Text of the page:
Are QR Codes The Future of Shopping?

Online shopping has been available for quite some time now, with online stores like Amazon and eBay providing a variety of products to people across the globe. Shopping online removes the inconvenience of long lines at the counter and long drives to the supermarket every week. With the rise of smartphones and always-connected mobile devices like tablets, a new method of shopping has been on the rise using Quick Response codes or QR codes. A QR code is a type of barcode first seen in the automotive industry—an enhancement of the standard UPC barcode that offers larger storage capacities and faster readability. The use of QR codes has been expanding according to studies; in the U.S., 14 million mobile users scanned a QR code since last year, with 58% scanning QR codes from home and 39% from retail stores.

QR codes are being tested for use in “virtual stores,” where consumers can go shopping using their smartphones. In Korea, one of the top supermarkets in the country, Tesco, conducted an experiment in 2011 that surprised even them. In an effort to be South Korea’s number one supermarket, Tesco, now known as Tesco Home Plus, put up virtual supermarkets in several subway stations for waiting commuters. Subway commuters were surprised to see large posters that looked like actual store shelves, and all they had to do was scan the QR codes with their smartphones if they wanted to buy something. The items would then be added to their virtual shopping cart, to be delivered right at their doorstep once they get home. The response to the experiment was overwhelming; the “virtual shoppers” loved how it made them feel like shopping in an actual supermarket—without the long lines and the rushing shoppers. They appreciated the fact that their waiting time in the subway can now be put to good use so they don’t have to go shopping during the weekend.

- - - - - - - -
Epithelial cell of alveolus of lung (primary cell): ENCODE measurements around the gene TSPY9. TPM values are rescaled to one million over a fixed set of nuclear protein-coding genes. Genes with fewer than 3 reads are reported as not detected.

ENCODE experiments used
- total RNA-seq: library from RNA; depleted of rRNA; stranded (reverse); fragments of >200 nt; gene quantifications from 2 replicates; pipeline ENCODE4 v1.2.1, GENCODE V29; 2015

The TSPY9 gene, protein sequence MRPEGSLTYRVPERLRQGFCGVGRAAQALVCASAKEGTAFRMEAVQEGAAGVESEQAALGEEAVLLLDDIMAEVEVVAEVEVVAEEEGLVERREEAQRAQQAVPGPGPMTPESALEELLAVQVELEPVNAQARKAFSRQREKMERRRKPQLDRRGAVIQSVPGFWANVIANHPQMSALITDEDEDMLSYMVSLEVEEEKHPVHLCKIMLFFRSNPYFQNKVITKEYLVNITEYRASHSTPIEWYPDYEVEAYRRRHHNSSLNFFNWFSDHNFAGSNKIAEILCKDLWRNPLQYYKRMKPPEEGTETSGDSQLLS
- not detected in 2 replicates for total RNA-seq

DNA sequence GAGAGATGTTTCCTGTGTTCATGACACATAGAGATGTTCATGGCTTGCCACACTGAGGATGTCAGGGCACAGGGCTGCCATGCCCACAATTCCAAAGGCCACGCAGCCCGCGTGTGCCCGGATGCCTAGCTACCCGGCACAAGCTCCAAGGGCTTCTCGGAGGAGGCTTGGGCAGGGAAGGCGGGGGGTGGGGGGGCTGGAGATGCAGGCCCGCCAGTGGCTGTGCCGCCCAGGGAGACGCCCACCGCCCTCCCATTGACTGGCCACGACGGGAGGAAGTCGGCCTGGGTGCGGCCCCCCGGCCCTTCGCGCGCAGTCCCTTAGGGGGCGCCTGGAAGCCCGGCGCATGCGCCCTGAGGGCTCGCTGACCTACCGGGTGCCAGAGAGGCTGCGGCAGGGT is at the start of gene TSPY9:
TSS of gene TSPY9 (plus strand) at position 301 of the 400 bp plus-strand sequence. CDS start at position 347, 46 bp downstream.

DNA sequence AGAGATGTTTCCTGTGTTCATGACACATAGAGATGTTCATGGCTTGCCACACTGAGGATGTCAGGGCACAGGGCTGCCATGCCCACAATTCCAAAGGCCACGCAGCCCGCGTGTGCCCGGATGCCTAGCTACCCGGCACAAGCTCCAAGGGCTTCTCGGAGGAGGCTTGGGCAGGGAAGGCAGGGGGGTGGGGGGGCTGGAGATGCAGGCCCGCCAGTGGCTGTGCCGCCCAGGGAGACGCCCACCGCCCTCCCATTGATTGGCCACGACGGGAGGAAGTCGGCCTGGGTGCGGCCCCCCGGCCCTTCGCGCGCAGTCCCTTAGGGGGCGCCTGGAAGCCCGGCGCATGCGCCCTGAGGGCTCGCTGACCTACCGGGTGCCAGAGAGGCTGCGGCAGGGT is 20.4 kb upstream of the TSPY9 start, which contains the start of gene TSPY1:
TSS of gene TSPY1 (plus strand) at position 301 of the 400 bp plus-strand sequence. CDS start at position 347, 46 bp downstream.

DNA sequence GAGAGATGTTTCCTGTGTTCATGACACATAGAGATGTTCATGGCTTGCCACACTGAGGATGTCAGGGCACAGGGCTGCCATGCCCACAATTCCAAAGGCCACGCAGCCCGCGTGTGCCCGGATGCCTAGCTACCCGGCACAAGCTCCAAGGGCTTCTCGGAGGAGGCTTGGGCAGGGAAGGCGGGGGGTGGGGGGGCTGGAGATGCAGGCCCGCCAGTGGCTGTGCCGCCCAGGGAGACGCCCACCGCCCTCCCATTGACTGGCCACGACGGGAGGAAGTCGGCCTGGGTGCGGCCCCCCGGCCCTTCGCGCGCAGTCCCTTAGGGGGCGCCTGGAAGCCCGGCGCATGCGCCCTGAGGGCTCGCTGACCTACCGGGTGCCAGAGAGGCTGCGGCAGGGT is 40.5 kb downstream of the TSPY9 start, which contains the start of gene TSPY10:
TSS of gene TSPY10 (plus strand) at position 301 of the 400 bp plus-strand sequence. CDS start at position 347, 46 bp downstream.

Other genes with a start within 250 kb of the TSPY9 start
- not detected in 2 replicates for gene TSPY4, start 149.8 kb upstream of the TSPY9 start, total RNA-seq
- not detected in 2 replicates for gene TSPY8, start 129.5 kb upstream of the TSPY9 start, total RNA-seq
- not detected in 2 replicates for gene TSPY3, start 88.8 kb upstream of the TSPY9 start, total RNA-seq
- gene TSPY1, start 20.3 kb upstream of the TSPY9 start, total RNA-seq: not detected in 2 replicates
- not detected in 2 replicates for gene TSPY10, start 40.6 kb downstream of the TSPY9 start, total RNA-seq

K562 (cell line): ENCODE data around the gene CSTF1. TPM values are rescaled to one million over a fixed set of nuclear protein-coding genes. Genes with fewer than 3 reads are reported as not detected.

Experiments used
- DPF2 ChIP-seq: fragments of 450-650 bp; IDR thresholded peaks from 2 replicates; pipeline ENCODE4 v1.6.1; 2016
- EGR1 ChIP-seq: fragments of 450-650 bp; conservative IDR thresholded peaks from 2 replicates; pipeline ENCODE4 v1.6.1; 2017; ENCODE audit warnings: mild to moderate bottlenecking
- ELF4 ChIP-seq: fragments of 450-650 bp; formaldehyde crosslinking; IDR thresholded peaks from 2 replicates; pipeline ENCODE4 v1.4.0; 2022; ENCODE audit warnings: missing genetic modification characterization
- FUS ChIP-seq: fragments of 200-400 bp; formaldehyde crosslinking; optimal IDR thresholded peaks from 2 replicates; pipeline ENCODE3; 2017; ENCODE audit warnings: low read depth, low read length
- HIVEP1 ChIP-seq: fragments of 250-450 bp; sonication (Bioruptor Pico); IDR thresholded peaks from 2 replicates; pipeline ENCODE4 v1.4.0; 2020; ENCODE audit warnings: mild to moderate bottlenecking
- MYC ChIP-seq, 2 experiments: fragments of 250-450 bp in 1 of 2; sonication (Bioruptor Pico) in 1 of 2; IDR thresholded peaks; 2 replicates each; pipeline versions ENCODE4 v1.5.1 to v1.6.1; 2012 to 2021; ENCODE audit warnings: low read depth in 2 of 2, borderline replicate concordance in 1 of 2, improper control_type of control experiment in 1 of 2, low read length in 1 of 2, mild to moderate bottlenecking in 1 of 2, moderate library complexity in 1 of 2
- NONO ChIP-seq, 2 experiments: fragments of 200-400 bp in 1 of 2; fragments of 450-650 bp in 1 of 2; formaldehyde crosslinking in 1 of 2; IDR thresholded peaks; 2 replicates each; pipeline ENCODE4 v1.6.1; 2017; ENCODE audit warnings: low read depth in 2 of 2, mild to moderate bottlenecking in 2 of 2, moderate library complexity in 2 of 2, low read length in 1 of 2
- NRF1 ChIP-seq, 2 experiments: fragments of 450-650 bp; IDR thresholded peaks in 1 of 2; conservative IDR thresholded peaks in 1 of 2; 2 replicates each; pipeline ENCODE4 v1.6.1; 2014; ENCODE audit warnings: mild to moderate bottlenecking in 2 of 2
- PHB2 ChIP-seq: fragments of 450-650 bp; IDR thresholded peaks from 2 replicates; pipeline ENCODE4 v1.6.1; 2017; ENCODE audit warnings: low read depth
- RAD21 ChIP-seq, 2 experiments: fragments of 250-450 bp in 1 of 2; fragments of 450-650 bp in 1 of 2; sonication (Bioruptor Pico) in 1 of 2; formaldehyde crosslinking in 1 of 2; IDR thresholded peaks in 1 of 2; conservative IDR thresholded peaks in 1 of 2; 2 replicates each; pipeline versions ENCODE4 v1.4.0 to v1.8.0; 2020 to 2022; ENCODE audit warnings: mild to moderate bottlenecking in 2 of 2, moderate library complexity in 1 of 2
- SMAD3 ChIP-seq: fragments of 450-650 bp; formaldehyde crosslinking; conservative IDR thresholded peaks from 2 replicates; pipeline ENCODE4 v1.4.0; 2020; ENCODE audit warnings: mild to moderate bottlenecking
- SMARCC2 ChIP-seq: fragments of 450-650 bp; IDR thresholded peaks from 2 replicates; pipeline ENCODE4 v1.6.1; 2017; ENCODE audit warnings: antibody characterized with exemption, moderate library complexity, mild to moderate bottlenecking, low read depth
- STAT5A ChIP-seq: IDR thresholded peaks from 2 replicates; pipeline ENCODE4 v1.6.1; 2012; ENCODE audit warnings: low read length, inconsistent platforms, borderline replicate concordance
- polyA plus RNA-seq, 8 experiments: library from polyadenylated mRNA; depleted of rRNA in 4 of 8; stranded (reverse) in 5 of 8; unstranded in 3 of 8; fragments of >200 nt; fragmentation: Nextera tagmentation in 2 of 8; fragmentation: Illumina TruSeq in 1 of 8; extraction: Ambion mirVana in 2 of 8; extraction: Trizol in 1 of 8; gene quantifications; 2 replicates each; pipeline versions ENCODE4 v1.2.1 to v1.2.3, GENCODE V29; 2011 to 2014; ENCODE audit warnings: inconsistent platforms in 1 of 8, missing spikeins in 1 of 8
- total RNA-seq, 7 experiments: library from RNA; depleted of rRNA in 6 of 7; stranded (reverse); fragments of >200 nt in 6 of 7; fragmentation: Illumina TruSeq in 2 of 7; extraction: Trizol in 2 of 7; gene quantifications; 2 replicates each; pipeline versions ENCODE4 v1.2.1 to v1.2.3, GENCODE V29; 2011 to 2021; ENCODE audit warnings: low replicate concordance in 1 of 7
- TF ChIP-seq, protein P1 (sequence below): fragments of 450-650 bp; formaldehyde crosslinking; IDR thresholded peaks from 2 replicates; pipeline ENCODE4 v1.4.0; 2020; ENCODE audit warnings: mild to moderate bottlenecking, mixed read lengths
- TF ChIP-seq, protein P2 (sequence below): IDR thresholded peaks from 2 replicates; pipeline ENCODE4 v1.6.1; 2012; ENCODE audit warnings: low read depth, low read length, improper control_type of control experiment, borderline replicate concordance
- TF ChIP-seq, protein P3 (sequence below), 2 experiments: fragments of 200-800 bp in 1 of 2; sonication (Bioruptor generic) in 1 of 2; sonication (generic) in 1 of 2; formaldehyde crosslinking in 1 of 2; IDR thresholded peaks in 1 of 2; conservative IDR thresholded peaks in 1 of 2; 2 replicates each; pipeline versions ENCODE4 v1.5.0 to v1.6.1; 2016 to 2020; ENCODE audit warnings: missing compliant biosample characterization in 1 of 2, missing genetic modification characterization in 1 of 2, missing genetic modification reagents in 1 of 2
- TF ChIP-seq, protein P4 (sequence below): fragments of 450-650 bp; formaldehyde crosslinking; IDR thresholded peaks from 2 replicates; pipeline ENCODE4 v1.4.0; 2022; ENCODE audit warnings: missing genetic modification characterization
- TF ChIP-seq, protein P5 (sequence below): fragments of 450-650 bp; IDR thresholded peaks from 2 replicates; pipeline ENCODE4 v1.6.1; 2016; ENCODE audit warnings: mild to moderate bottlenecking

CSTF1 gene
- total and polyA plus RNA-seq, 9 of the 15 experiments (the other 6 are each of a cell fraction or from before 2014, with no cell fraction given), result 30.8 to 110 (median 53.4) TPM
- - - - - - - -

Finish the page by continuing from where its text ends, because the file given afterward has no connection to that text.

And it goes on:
The result of the Tesco virtual store experiment is encouraging, to say the least, showing that many still prefer to shop in actual stores. The idea behind the experiment is taking the store to the people, and that is exactly what these people may have wanted. Farmers and other product manufacturers also benefit through advertising of their products in the virtual store—advertising that can possibly turn to a sale in an instant. Tesco now ranks number one in the online market and is a close second to South Korea’s top supermarket offline.

We have yet to see if virtual stores will catch on in other countries, especially considering the popularity of online shopping. The key is finding that sweet spot between virtual stores and online shopping; the store who finds this first will be number one in shoppers’ hearts and minds both online and offline.

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